We awoke to an amazing view from our tent (they're all pretty amazing) and a filling breakfast of eggs, fried bananas and hot chocolate and then set out to visit Choquequirao. The climb up to the site was (like all trekking here) a bit steep and for some reason I had difficulty breathing. This hasn't been a problem yet, but it was just the beginning of what was going to be an arduous day.
Choquequirao is amazing. We practically had the place to ourselves (there were a couple of other small groups but no one bothered anyone else). Diego guided us through the site, telling us about the significance of this building or that open plaza. We headed up to the sacrificial area and I spent a good 40 minutes just walking the area and soaking in the experience. It was a great place to meditate.
Mike journeyed down to another part of the site with Diego and Raul and I stayed behind to be alone for as much time as I could get. It was amazing. We were in the clouds and as the wind picked up the clouds just rolled past. It gave a mystical feel to the place and I just didn't want to leave.
Sadly, we had to start making our way down, so after lunch (quinoa, fried chicken and lomo saltado -- a favorite Peruvian dish of mine), we began our descent. I wish I could say it was easy, but about an hour into the trip the (lateral collateral) ligament in my right knee gave out. I've never felt this kind of pain before and really didn't know how I was going to get down. There are no roads -- just a simple (slightly treacherous) trail and me, Mike, Raul and Diego. And, if you can believe it, Raul and Diego took turns carrying me down the mountain!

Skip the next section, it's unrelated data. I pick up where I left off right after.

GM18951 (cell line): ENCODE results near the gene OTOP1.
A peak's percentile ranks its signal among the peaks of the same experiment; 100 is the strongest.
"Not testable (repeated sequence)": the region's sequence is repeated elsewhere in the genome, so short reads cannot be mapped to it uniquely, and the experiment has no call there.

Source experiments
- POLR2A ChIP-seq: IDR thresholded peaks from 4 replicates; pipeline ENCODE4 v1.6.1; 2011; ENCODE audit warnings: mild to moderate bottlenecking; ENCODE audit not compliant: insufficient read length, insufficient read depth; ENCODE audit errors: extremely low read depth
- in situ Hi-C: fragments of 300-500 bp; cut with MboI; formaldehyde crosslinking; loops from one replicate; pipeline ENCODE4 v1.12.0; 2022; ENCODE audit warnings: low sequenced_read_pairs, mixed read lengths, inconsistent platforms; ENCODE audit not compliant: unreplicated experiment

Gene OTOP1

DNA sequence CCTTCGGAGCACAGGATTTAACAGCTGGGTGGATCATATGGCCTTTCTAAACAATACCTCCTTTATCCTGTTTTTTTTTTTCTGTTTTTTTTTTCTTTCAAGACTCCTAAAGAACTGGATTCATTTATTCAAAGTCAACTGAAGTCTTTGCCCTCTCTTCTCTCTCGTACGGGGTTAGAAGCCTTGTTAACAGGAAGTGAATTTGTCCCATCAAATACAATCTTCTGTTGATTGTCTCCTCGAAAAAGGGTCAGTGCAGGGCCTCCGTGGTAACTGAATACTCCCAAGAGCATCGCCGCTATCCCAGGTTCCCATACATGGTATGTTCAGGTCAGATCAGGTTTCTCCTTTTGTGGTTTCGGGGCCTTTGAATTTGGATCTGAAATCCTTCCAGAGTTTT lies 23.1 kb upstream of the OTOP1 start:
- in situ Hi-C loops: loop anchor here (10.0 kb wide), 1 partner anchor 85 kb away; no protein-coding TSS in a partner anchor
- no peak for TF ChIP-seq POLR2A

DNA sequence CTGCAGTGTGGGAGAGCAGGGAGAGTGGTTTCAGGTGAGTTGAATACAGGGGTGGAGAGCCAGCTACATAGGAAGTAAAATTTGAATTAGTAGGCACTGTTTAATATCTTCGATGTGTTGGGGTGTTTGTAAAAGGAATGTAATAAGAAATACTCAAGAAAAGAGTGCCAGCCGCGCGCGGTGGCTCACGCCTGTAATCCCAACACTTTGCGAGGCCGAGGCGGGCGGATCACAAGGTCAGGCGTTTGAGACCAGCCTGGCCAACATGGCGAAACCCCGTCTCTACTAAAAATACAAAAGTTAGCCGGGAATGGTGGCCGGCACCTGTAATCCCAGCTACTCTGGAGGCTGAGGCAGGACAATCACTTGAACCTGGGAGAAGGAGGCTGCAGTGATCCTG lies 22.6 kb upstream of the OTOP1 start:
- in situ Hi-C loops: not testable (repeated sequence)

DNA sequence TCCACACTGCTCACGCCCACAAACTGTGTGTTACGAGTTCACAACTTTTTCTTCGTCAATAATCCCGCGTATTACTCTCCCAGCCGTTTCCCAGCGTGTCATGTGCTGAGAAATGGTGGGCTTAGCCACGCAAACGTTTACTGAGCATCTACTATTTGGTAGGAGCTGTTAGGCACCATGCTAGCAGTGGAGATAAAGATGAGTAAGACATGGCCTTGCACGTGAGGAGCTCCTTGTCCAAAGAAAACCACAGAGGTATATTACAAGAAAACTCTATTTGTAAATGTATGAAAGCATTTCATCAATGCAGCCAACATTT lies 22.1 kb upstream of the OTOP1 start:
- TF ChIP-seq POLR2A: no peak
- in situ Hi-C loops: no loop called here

The camp was right next to the sam raging river we crossed the day before, only much farther downstream. I love the sound of rushing water but watching it tumble and roar past you is a little unnerving.
The bridge crossing was shaky -- it's a kind of suspension bridge -- and my balance was already off from the knee injury.
It took 2 hours longer than it should have but we got to camp just before nightfall -- a good thing as the trail would've been virtually impossible in the dark. I hobbled into camp and almost burst into tears. The pain was excruciating and the shock of what happened was still in my system.
Dinner was short and bittersweet (pasta with 2 kinds of sauces) and I limped off to bed soon after. The fear of one more 1/2 day of trekking with a bum knee was not going to let me sleep well tonight.